Why would some people use 0.39 (or other number) rather than 0.40? Simple -- this rule is accurate only if the assumptions used to create this rule are followed. It will not be as accurate if the assumptions are not met. The 0.40 rule doesn't account for recipes made with more concentrated lye solution (aka a water discount). This means the level of soap in the mold will be lower if you use a "water discount" rather than "full water". The rule also doesn't account for any additives that add a lot of bulk to the soap -- salt, oatmeal, food purees, exfoliants, etc. A soap batter with bulky additives will fill the mold higher than expected.

Deanna also was talking about that. The 0.40 factor and the variations of it take in to account the average densities of things, the basic x cubic inches = y ounces and an average superfat thrown in.

It's not just about the 1 cubic inch to ounce conversion, as that assumes a certain density (usually water) and oils do not fit in to that. 1 litre of water is 1000g, but 1 litre of olive oil is less than 1000g.

It's not just about the 1 cubic inch to ounce conversion, as that assumes a certain density (usually water) and oils do not fit in to that. 1 litre of water is 1000g, but 1 litre of olive oil is less than 1000g.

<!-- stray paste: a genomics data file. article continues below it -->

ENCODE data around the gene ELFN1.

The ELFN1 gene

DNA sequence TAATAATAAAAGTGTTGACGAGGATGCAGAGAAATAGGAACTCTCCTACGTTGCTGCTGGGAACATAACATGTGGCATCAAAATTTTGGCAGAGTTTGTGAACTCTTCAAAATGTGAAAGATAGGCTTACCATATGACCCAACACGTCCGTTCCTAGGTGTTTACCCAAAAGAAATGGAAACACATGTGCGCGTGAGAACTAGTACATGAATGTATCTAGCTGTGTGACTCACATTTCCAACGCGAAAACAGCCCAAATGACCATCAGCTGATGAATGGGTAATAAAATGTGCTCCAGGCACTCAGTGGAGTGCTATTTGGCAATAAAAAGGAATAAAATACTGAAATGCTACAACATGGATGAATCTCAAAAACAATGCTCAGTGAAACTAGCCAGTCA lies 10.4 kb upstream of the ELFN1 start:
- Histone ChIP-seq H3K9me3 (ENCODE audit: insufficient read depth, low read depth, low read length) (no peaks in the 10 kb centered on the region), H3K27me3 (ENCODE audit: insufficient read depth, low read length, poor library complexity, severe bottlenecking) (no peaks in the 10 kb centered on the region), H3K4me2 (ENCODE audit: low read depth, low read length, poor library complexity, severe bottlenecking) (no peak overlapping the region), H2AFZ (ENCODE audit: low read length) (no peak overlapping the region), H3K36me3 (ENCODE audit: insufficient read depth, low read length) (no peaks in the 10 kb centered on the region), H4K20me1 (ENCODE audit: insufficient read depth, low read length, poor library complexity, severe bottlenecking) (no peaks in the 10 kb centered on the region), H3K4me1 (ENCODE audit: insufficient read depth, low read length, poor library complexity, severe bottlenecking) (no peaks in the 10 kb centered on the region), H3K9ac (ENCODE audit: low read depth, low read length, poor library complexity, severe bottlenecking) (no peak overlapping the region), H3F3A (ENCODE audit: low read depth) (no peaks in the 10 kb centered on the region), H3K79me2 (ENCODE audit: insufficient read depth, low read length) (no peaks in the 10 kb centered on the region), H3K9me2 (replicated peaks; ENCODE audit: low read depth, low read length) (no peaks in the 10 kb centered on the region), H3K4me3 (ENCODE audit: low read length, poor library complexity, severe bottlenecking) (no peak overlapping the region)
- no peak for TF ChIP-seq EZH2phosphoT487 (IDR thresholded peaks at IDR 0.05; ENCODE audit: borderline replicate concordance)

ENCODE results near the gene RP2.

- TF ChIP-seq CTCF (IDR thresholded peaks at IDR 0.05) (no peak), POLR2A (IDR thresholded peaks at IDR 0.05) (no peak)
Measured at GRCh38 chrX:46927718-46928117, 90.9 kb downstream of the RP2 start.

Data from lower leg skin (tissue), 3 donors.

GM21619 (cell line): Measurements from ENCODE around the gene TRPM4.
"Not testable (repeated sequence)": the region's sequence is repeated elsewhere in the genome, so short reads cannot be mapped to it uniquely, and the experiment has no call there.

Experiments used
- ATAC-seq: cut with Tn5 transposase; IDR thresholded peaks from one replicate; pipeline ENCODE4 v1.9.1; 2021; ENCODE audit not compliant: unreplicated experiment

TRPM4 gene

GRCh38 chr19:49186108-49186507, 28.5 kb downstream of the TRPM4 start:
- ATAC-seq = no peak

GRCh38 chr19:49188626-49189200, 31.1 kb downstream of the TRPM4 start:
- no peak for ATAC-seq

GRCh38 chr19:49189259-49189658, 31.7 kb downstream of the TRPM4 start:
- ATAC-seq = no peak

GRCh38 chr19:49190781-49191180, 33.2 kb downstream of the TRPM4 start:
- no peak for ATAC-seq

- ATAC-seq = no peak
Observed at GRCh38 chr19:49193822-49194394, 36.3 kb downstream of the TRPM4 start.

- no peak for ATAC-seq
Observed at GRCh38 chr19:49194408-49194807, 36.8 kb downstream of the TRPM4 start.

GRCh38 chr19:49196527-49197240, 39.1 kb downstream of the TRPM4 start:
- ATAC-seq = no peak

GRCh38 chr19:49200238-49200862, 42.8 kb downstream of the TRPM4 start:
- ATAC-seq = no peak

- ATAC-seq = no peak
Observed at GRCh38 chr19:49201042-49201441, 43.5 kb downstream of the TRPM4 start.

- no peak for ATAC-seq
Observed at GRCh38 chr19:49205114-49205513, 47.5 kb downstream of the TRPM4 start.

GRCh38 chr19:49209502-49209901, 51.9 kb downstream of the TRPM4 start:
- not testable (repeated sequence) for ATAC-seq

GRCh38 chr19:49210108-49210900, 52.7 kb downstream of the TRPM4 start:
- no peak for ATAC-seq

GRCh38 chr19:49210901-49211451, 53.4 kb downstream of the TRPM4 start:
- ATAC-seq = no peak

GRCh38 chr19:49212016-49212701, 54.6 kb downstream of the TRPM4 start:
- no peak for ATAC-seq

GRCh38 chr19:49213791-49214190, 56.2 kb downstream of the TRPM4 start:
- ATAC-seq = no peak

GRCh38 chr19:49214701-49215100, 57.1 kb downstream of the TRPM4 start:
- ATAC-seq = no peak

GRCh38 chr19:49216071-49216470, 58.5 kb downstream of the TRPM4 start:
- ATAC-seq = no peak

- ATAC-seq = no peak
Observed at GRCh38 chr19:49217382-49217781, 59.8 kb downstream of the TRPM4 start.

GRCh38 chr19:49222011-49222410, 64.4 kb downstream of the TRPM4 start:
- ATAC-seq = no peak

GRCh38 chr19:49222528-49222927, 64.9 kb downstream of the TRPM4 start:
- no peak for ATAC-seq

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The 0.55 fl oz / 1 cu inch is just one part of the conversion. If you think about it ... 0.55 is not remotely close to 0.40 ... so that should be a clue that the 0.55 conversion isn't the whole story. The Gent is on target -- you can't just use that 0.55 conversion and get to where you want to go.

I'll be happy to write up the process of calculating that 0.40 number, if you or others are interested in the details. But I'm issuing a "geek alert" in advance on the explanation -- no whining that it's too much algebra.

And lye + water would also not be the same density of pure water.

ASSUMPTIONS

Assume a basic "full water" soap recipe. Choose a total oil weight of 10 ounces.

A "full water" recipe is based on 38% water as % of oils. If my oil weight is 10 oz, what is the weight of the water?

Water weight, oz = 10 oz oils X 38 / 100 = 3.8 oz (wt)

If using a balanced blend of fats, the lye concentration for a "full water" recipe is usually about 28%. So what is the weight of the NaOH needed?